Model Description, Preparation, and Course Equipment
Formalin-fixed porcine aortic segments were used to impart vascular anastomosis skills. They were supplied by Covidien (Covidien, Germany GmbH, 93333 Neustadt a.d. Donau, Germany) who unrestrictedly supported this educational module. However, in general, fresh porcine aortas can be obtained from any urban slaughterhouse and stored in formalin until needed. No further tissue preparation is required. The trainees were supplied with gloves and the necessary surgical instruments (forceps, needle holder and scissors) and monofilament suture material (5-0, double-armed).
Evaluation, Literature Search and Statistics
A questionnaire maintaining anonymity of the participant containing several questions addressing particular aspects of the course and its content was distributed at the beginning of the course. Questions were divided into those that were answered prior to and after the session. The scoring on the survey was done using a global 6-point rating scale (Likert Scale) ranging from very bad/strong rejection (1) to very good/strong agreement (6), as appropriate. The literature was searched for models for teaching vascular anastomosis techniques using the key words vascular anastomosis, skills training, models, vascular surgery, teaching and education in a PubMed query. For data analysis, PASW Statistics 17.0 (Predictive Analytics Software, SPSS Inc., Chicago, IL) was used. All data presented are given in terms of mean value ± standard deviation (SD) or range, as appropriate. N refers to the number of participants who answered a particular question. The photographs presented were taken during the actual course evaluation using a digital camera.
Ten residents within the first two years of residency (1.25 ± 0.46 years) were trained in suturing vascular anastomoses and also completed the evaluation survey. All but two participants are currently in training at universities, while one was from a regional hospital and one was from a specialised hospital.
Porcine Aortic Model
The formalin porcine aortic segments were found to be of good quality. No extra preparation was necessary.
Teaching Course Survey
The analysis of the questionnaire revealed that the residents strongly agreed that the initial didactic course on anastomoses techniques was necessary when asked prior to the teaching (5.90 ± 0.32). This strong agreement is understandable considering that the class reported few manual experiences with regard to vascular anastomosis (total number 2.10 ± 1.29). The class reported to have performed from 1-2 (1.50 ± 0.53) vascular anastomoses in humans prior to this teaching session. After the teaching was finished we again asked for the necessity of such a training module, and the class answered this with the same strong agreement compared to the pre-course query (5.90 ± 0.32). Moreover, the trainees were asked for the quality of the model and whether porcine aortal tissue is suitable to train vascular anastomosis. Here, the residents strongly agreed that porcine aorta fits their needs and is suitable for training (5.70 ± 0.48). The course module presented here was found to be demanding by the trainees (4.90 ± 0.99). The introductory tutorial on the suture technique was rated comprehensible and important to the trainees (5.30 ± 0.48 and 5.00 ± 0.66, respectively). Finally, the participants rated the course module and the time management (3-point rating scale) with high acceptance that it was what they needed (5.60 ± 0.70 and 1.80 ± 0.42). A summary of the pre and post-course survey is given in Table 1 and 2.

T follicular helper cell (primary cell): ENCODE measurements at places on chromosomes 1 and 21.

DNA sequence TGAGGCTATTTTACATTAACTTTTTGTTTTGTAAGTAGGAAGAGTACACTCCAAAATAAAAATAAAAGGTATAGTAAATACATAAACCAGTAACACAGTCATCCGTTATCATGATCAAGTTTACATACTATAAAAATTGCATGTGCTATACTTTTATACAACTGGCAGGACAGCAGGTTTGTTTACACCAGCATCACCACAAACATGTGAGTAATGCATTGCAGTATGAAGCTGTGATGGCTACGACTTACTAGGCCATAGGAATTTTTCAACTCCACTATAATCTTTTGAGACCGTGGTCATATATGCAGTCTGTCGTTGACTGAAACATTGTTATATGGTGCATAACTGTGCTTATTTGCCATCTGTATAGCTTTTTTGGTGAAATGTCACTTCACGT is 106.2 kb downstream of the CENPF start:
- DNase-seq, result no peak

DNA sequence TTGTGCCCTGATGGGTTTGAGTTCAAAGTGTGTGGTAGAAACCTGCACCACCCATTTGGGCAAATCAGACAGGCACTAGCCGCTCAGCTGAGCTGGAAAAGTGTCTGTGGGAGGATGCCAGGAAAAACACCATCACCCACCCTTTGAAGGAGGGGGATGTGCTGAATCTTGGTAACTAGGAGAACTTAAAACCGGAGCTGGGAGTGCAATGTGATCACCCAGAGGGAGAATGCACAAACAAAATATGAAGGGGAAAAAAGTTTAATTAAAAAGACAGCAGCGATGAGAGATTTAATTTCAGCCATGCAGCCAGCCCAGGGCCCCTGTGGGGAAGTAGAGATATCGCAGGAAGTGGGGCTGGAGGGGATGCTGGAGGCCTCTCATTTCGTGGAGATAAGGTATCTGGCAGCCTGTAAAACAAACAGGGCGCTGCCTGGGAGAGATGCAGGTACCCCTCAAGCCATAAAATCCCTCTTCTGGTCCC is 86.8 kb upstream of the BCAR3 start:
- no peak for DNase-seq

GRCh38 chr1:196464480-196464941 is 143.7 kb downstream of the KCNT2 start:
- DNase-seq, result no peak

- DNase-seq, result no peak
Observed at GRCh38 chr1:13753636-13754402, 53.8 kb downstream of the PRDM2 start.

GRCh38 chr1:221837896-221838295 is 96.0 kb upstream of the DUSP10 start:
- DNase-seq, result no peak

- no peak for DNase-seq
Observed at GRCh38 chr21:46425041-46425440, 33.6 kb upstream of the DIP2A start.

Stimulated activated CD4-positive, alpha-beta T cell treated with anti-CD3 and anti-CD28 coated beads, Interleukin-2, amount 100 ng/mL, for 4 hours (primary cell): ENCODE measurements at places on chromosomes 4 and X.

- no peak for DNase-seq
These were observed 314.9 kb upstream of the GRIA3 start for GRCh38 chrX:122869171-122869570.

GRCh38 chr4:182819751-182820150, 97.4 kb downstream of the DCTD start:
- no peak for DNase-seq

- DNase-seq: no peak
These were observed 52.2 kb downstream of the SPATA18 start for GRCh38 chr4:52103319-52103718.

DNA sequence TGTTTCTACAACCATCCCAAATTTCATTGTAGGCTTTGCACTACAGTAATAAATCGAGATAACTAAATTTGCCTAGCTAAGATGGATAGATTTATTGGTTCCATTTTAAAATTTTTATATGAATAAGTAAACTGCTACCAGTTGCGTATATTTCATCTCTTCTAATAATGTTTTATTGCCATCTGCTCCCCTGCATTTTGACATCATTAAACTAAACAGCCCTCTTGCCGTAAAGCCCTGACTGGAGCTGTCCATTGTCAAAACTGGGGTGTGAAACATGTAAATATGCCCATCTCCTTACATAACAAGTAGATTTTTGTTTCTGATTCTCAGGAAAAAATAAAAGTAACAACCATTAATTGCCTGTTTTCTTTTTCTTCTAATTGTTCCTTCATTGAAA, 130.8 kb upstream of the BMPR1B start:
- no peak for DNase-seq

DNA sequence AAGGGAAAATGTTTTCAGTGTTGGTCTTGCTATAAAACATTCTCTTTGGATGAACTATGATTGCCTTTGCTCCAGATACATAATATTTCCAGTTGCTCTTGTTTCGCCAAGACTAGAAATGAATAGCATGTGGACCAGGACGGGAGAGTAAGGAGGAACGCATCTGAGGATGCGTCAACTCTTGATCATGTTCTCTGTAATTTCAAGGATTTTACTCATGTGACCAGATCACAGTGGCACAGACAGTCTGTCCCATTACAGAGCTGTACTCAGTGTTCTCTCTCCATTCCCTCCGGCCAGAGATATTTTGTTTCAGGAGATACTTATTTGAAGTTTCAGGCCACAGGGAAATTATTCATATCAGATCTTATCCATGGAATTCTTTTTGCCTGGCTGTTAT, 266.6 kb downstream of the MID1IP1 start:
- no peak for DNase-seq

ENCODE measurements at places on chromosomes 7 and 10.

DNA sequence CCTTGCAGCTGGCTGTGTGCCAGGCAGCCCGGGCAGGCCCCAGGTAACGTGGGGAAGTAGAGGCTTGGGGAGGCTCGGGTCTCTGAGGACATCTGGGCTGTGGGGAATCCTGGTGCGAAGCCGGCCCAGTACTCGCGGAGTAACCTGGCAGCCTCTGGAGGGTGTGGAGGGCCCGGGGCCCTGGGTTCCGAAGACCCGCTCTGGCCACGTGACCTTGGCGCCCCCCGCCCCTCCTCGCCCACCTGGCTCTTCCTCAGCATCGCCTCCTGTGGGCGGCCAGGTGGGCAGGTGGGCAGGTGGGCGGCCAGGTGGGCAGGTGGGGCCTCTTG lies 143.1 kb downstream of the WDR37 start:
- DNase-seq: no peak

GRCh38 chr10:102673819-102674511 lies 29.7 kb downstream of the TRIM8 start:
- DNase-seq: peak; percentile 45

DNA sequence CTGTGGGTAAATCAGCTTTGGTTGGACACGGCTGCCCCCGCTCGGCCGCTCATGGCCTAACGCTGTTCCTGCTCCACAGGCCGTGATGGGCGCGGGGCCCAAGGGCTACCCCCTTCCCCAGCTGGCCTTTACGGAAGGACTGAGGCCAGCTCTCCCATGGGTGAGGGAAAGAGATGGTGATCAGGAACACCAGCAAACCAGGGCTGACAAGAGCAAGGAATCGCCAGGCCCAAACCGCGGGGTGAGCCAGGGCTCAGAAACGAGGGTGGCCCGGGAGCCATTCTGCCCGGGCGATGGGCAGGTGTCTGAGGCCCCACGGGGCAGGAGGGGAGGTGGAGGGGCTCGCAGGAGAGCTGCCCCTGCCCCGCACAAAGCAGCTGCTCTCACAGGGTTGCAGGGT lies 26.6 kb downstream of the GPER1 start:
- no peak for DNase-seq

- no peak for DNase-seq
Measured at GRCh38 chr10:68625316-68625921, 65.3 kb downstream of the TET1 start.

We have provided here a simple model to impart vascular anastomosis skills to surgical residents using formalin-fixed porcine aortic segments. There are several models used to train vascular anastomosis techniques that have been described in the literature so far [3–17]. However, most of these models address microvascular techniques using an operative microscope, and are thus not suitable to learn large-vessel anastomoses due to the small diameter of the vessels used. However, some of these models may be adopted for a more general usage by changing the size of the particular model. Tubes of different artificial material like silicone, Gore-Tex, latex and PTFE have been used for vascular anastomosis training [3, 5, 7, 11, 13]. However, there may be some expense with vascular tube grafts if unsatisfactory amounts are found as leftovers from the operating room. The handling of these artificial materials differs from that of biological materials due to their stiff nature, making tube grafts not the most favourable model for surgical beginners, even though the suturing technique remains the same. Foodstuffs such as vessels chicken wings and legs, turkey necks or breads, animal limbs and organs, or pig hearts, coronaries or omentum vessels are similar to human vascular texture but only suitable for microsurgical purposes . Moreover, some of these models raise ethical concerns since they use human food resources. The presented porcine aorta model comes very close to the vascular texture of humans and does not require any further preparation besides formalin fixation. The aortic segments can be stored in formalin until eventual use.
The model itself was described initially by Greenhalgh and Flack almost 30 years ago and later was extended to an aneurysm anastomotic model [10, 18]. The Royal College of Surgeons of England, which is often on the cutting edge of advancements in structured surgical education has devoted time to promoting skills training workshops for their trainees, and has used this model since it was proposed . However, to the best of our knowledge, no evaluation of the model or the skills course segment for training vascular anastomosis techniques using porcine aortas has been published since its initial introduction. Moreover, the initial report by Greenhalgh and Flack and the report of the description of the first anastomosis workshop by the royal College of Surgeons of England remain the only two references of this model in the literature [10, 18].